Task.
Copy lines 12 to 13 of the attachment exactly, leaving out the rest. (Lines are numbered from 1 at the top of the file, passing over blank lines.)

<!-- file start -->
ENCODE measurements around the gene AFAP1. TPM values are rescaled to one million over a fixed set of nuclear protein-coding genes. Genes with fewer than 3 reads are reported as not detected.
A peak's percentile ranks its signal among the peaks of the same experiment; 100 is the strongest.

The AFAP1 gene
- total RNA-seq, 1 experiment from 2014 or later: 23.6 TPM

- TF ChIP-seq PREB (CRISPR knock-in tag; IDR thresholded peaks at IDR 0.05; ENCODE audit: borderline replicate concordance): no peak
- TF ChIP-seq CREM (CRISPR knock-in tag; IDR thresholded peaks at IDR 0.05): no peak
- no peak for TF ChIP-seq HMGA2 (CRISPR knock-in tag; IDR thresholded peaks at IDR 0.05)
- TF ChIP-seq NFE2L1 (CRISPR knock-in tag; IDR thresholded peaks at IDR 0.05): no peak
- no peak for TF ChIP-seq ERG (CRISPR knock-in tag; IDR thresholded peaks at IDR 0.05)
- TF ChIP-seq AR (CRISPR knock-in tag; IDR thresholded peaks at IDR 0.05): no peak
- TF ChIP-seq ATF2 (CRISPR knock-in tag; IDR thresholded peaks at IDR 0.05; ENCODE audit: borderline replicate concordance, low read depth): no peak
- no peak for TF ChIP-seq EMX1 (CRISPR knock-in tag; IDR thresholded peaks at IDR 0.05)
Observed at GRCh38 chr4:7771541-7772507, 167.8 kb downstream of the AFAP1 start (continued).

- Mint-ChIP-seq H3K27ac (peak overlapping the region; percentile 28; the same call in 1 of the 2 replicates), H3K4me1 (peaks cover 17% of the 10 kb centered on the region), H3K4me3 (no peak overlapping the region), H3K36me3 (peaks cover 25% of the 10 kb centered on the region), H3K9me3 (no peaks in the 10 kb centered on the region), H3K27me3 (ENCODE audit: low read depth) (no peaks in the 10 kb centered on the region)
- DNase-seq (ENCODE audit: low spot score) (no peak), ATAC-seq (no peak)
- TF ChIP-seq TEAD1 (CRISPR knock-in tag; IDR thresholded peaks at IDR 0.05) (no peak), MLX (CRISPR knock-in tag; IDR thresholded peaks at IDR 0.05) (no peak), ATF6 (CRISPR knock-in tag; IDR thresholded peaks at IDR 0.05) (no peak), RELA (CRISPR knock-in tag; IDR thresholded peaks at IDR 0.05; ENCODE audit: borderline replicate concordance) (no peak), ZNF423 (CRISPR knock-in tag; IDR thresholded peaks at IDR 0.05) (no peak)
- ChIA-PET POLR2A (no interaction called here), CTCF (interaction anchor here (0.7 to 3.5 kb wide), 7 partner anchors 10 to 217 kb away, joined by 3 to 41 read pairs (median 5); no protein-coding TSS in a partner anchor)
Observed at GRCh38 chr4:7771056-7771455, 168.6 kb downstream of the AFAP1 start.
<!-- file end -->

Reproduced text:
- no peak for TF ChIP-seq EMX1 (CRISPR knock-in tag; IDR thresholded peaks at IDR 0.05)
Observed at GRCh38 chr4:7771541-7772507, 167.8 kb downstream of the AFAP1 start (continued).